By Jonathan “Pete” Steffan, SPHR
Many small businesses are one or two-person creations; an idea, a dream, a concept.
If the business stays very small, it can work. Two people can share a dream and work together to make it happen. What happens next is when the business begins to take shape and add people. Without a common understanding by all of the new players, trouble begins.
It is rare for more than two people to be able to intuitively share a common vision for an enterprise, and rarer yet for employees who are not principals to share that same concept. The new additions see the business as a source of employment; a job, some tasks or duties, an obligation of time and effort for some current reward. Without a well defined plan, the business can be sidetracked by its own success as the new additions define the business in their own terms.
A mission statement, or desired future state, is the beginning of the planning process. From there, a set of goals and objectives must be defined. There needs to be a set of values that the business wants to embody and all players must embrace.
Resources need to be strategically aligned with those goals and values. From that point on, every hire, every initiative, and every decision must reflect and reinforce those values and that mission. When this is done well, the business explodes into the desired end result with all of its assets focused on the concept and the goals.
When this is not done well, the business devolves into another mediocre enterprise without focus and energy. Customers feel the emptiness whenever they deal with the company. Owners become dissatisfied with the results, and employees become dissatisfied with the process. Loss of customers, employee turnover, and loss of investment results.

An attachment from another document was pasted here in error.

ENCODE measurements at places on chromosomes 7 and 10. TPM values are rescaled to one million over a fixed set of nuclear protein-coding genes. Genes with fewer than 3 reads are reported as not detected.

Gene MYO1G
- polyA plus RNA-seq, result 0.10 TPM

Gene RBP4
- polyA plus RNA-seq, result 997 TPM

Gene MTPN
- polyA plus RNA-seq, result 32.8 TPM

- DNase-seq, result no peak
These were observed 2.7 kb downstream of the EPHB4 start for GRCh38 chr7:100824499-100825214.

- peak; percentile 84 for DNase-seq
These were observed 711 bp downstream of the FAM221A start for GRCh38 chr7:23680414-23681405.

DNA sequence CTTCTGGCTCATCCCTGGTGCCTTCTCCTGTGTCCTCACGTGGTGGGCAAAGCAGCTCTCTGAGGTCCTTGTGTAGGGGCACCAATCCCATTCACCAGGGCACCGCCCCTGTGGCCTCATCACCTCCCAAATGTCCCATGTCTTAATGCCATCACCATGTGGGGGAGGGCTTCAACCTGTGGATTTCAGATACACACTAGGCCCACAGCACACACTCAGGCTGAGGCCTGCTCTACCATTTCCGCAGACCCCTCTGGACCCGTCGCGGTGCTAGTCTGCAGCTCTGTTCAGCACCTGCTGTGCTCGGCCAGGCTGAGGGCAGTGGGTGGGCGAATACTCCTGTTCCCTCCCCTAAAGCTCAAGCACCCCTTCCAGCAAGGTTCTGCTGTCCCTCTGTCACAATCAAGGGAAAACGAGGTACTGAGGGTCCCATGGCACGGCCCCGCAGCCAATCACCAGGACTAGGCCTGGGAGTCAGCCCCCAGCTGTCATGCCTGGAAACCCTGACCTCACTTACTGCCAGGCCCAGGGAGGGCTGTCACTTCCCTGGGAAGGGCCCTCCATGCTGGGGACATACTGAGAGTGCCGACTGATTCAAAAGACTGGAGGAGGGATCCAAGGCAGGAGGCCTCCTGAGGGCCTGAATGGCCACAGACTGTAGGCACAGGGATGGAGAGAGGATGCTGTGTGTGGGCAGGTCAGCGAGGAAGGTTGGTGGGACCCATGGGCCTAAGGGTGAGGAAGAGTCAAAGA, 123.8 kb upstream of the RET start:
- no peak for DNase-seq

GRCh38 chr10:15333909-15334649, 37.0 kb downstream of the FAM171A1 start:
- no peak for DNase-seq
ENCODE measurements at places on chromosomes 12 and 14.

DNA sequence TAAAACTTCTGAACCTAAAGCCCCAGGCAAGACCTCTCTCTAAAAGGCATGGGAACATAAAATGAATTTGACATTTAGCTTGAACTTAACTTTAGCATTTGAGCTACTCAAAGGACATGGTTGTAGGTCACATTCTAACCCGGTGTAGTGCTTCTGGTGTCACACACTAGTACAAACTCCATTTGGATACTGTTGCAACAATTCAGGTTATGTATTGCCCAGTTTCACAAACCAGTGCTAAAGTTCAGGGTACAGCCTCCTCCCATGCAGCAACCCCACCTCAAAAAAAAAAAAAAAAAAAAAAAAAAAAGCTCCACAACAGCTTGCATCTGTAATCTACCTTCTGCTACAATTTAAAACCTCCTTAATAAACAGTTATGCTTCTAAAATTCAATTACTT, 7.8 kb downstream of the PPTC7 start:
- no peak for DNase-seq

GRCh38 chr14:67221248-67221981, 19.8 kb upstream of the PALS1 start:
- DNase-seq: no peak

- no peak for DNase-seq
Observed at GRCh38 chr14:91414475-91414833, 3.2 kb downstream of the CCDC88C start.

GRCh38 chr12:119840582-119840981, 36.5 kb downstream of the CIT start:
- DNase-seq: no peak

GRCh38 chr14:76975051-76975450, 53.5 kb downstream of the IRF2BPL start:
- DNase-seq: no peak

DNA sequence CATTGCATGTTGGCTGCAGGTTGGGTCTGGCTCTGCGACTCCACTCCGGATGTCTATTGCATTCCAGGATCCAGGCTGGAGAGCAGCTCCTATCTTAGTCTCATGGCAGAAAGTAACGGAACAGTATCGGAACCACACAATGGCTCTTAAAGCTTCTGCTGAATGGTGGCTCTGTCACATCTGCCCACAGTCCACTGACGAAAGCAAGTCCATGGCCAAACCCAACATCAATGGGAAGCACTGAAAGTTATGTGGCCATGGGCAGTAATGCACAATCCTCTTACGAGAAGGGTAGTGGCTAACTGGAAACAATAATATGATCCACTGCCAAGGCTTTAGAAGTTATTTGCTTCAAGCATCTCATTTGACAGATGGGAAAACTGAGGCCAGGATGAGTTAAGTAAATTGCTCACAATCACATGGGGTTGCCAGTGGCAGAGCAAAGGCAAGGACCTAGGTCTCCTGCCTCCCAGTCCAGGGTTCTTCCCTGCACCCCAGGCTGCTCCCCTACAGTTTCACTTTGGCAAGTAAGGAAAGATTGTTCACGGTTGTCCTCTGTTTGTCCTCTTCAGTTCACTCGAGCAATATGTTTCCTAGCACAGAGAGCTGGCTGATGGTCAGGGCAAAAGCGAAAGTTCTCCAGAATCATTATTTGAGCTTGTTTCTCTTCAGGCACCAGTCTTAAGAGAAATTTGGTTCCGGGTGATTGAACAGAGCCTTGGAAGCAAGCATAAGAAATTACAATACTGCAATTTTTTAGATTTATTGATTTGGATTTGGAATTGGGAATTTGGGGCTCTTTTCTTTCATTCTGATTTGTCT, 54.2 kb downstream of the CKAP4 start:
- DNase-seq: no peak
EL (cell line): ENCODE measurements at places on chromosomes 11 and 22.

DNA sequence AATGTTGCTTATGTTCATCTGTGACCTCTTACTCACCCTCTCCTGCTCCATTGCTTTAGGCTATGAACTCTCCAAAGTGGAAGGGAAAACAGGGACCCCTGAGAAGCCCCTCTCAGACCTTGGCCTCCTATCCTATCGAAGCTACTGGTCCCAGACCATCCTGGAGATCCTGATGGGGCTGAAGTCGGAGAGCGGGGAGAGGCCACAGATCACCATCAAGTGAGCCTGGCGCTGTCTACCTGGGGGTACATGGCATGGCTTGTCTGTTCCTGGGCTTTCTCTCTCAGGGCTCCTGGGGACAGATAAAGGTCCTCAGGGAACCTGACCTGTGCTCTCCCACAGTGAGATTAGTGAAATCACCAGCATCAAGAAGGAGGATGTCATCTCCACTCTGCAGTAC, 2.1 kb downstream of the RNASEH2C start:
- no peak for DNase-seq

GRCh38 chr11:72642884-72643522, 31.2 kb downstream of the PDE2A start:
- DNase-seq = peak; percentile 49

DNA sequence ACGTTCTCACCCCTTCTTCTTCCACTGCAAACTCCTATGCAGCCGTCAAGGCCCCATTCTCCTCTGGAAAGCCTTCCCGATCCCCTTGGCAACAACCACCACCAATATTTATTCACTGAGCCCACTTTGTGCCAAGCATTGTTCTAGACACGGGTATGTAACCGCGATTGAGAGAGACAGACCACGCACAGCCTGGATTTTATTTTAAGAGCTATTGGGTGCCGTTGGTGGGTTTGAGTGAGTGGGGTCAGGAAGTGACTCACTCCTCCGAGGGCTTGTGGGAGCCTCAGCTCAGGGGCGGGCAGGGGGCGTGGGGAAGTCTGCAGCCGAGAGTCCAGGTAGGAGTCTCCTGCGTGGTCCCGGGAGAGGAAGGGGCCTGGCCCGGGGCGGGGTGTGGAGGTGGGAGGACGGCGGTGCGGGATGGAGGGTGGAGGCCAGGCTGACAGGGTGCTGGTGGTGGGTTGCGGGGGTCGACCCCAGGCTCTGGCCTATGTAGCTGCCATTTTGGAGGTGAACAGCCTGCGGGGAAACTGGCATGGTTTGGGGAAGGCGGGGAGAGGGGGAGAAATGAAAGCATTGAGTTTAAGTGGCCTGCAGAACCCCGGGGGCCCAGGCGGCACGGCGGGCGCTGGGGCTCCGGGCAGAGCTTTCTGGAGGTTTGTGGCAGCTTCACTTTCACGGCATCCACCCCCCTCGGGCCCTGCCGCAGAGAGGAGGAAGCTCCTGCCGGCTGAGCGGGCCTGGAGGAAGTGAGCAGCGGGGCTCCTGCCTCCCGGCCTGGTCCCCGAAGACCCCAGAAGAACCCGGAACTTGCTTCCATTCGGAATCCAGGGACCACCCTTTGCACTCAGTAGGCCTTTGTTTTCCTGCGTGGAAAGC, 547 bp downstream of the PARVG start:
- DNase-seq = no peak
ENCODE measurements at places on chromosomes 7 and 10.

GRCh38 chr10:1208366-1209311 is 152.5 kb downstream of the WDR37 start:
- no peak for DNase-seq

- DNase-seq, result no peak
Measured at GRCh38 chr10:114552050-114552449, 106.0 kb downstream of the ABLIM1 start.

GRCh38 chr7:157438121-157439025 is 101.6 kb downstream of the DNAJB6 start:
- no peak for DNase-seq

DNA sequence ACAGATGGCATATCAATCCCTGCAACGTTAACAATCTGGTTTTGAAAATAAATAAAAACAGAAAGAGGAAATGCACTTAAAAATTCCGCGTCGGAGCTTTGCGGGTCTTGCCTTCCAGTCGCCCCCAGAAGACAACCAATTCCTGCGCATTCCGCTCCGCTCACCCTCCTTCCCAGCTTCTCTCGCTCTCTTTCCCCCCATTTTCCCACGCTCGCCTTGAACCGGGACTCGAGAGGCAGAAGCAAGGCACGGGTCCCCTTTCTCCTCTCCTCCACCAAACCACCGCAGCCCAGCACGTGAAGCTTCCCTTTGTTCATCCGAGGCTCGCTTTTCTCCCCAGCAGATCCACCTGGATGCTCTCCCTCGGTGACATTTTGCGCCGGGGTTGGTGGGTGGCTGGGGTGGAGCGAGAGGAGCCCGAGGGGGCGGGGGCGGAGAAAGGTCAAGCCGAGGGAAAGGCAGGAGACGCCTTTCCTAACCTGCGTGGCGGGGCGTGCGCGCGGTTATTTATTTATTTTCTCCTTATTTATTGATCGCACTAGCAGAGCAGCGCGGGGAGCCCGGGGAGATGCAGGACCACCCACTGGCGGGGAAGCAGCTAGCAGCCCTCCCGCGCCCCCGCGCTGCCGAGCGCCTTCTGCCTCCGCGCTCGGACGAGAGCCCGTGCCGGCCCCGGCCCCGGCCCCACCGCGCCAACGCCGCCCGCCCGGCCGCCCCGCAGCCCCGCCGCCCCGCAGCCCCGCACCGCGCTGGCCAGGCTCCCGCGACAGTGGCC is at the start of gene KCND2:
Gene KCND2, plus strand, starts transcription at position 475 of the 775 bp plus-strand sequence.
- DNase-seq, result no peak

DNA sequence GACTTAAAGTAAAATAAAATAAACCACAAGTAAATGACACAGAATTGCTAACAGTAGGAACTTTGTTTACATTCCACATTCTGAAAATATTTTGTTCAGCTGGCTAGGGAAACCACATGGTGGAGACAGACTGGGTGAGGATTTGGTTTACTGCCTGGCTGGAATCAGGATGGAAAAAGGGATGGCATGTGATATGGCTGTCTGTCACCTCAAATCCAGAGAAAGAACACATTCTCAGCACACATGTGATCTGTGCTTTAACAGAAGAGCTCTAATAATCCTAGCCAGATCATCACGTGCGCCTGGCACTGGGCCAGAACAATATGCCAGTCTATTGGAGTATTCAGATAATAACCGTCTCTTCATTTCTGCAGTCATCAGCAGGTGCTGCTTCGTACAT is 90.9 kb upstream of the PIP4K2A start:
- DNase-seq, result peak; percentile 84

In total, over half the new businesses that fail do so because they did not have a business plan. Failure to have a mission, values, and a set of goals and objectives limits the availability to borrow, hire, or grow. Without a business plan, investors do not invest. Without a clear set of goals, employees do not become partners. Without a clear set of values, customers do not become clients.
Many new business startups are begun by an individual with a special skill or ability; an art, a unique talent, an idea for a better product. Rarely do they also have the business experience to plan, execute, measure, and adapt as the business evolves.
What begins as a promising startup becomes another statistic of a failed attempt. Every small business should partner with an experienced advisor who knows how to run a business. That advisor is as a critical as their banker, accountant, or lawyer. A trusted advisor who can guide you through the first year or two is a critical investment in the future.
Two or three days, off-site in the appropriate setting, are ideal for beginning the process. Strengths, weaknesses, opportunities and threats are analyzed. An honest appraisal of resources is a must.
The company’s mission and values must be written and posted. Goals must be clear, measurable, challenging but achievable. Individual performance expectations must be delineated and committed to. (Who cleans the bathroom has long been a source of organizational distress.)
Reward systems must reinforce the behaviors that satisfy the goals, values and mission. Poor performance must be immediately addressed and corrected.
Without these fundamentals in place, the possibility of success diminishes. If you are investing your life savings into a new enterprise (or borrowing against it), you owe it to yourself to invest the time and effort to get off on the right foot.
Steffan is managing partner of Grove Associates in Glens Falls, a regional management consulting firm. He is a senior professional in human resources (SPHR), through the Human Resource Certification Institute (HRCI), the credentialing body of the Society for Human Resource Management (SHRM).